In view of these changes in the relevant laws, it is clear that the shares of a public company have now been made freely transferable fully. In fact, where the shares of a public company have been dematerialized, the transfer of such shares takes place in the records of the depository itself, without there being any need to make a reference to the company or its registrar. The depository is required under section 13 of the Depositories Act to furnish information about the transfer of securities in the names of the beneficial owners to the company at regular intervals. Moreover, section 10 of the Depositories Act requires maintenance of a register and an index of the beneficial owners, a copy of which is supplied to the company at the time of dividend payment, rights or bonus issue, etc.
A public company cannot now refuse to register transfer of shares in view of the aforesaid changes in the law. Any existing provision in the articles of a public company empowering its Board to refuse registration of transfer of shares on any grounds, whatsoever, shall be void.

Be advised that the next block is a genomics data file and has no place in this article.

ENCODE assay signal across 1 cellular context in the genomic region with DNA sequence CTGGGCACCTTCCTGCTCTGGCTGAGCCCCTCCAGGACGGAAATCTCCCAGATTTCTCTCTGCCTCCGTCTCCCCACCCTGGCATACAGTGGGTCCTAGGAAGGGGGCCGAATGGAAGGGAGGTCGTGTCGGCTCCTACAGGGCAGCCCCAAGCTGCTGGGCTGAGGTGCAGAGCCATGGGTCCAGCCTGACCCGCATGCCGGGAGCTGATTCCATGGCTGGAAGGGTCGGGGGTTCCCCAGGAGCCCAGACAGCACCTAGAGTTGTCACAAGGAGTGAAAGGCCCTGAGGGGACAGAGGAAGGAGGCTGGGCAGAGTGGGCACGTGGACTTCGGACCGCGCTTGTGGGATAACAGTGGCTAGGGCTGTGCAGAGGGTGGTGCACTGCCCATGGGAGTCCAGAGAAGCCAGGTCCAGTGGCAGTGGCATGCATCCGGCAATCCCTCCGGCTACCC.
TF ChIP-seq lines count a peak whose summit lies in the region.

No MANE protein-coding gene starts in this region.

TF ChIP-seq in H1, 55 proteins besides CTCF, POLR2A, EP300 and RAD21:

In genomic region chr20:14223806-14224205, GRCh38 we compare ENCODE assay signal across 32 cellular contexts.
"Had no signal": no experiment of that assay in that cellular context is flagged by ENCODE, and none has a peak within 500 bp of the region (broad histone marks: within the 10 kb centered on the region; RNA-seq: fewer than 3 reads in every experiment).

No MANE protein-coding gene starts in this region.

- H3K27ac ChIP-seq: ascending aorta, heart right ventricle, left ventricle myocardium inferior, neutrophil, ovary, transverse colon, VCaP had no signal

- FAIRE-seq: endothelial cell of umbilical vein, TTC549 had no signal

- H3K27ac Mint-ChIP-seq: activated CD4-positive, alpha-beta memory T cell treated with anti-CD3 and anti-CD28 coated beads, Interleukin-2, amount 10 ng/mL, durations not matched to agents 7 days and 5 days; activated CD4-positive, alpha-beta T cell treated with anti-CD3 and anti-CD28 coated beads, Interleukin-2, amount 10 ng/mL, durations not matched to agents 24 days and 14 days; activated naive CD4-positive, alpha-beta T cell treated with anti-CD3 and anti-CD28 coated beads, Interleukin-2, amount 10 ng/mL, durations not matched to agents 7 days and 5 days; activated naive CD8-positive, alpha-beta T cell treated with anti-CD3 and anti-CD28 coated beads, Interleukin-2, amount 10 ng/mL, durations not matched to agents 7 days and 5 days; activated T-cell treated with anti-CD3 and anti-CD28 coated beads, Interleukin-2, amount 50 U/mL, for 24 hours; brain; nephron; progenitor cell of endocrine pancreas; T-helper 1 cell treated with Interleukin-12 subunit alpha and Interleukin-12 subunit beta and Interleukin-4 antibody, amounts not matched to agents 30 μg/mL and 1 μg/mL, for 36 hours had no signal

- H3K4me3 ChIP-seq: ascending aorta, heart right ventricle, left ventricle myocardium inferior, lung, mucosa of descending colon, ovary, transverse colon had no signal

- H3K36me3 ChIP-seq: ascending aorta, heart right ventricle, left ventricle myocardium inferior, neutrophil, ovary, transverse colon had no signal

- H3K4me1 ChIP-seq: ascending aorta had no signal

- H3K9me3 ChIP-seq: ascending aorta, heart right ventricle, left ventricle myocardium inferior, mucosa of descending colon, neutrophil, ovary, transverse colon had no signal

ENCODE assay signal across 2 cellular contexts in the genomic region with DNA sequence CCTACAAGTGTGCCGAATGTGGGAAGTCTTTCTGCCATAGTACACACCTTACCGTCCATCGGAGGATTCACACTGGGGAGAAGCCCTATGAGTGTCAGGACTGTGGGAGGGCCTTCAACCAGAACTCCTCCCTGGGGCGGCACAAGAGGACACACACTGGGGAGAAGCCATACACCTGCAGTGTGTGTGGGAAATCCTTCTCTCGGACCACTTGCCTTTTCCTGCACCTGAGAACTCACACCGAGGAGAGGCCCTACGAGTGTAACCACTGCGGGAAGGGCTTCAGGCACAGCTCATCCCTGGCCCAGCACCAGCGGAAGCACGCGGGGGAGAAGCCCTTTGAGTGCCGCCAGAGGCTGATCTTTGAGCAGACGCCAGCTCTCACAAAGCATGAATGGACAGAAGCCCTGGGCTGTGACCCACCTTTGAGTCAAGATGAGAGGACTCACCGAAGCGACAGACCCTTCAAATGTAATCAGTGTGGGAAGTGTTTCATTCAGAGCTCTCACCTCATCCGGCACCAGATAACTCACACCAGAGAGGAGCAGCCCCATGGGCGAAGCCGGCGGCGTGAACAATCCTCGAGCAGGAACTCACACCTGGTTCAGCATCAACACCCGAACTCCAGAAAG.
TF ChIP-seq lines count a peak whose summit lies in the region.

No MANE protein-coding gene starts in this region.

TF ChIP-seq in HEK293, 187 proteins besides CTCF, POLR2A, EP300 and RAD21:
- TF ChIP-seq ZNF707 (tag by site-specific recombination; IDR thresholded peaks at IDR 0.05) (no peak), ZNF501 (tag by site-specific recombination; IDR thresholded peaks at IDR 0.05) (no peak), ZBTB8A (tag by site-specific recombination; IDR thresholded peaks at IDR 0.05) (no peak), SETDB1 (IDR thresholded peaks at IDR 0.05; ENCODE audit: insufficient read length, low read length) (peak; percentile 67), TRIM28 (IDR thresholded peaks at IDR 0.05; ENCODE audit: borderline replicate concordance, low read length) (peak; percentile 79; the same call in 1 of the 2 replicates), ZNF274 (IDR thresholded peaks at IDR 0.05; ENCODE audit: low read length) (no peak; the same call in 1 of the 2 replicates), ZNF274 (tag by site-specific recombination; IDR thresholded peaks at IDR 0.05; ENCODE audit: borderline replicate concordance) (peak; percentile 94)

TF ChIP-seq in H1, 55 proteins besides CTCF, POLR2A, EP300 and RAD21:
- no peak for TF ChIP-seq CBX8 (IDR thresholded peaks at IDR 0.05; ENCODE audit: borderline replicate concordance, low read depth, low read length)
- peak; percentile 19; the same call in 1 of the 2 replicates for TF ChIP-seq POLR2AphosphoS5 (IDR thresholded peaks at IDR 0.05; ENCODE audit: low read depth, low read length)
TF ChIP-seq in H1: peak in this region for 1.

However, the SEBI (Substantial Acquisition of Shares and Takeovers) Regulations, 1997 which prescribe the manner in which a person can acquire more than 5% shares of a listed company (by filing disclosures to the company) or more than 15% shares of a company (by making a public announcement of his intention) continue to be valid. Thus, while a company does not now have a right to refuse registration of transfer of shares, a substantial acquirer of shares will have to follow the procedure as mentioned in the said Regulations, which is mainly aimed at ensuring greater transparency in the substantial acquisition of shares and the takeovers of companies.
Thus the only restriction on transfer of shares in a Public Limited Company is the contract for transfer of shares must not be a “Forward Contract” and compliances under the Takeover Code must be carried out.
Further in Mysore Fruit Products Ltd. and Others v. The Custodian and Others it was held that since the shares of Unlisted Companies are “marketable” in nature therefore SCRA will be applicable to unlisted public companies. Thus all the consequences applicable to Listed Public Limited Company will follow in respect of an Unlisted Public Company.
In Rajendra Rathore v. M.P. Stock Exchange, it was noted that:
The stocks and shares in the Exchange are dealt in three ways: (i) Forward Contracts(ii) Ready delivery contract and (iii)Spot Delivery Contracts.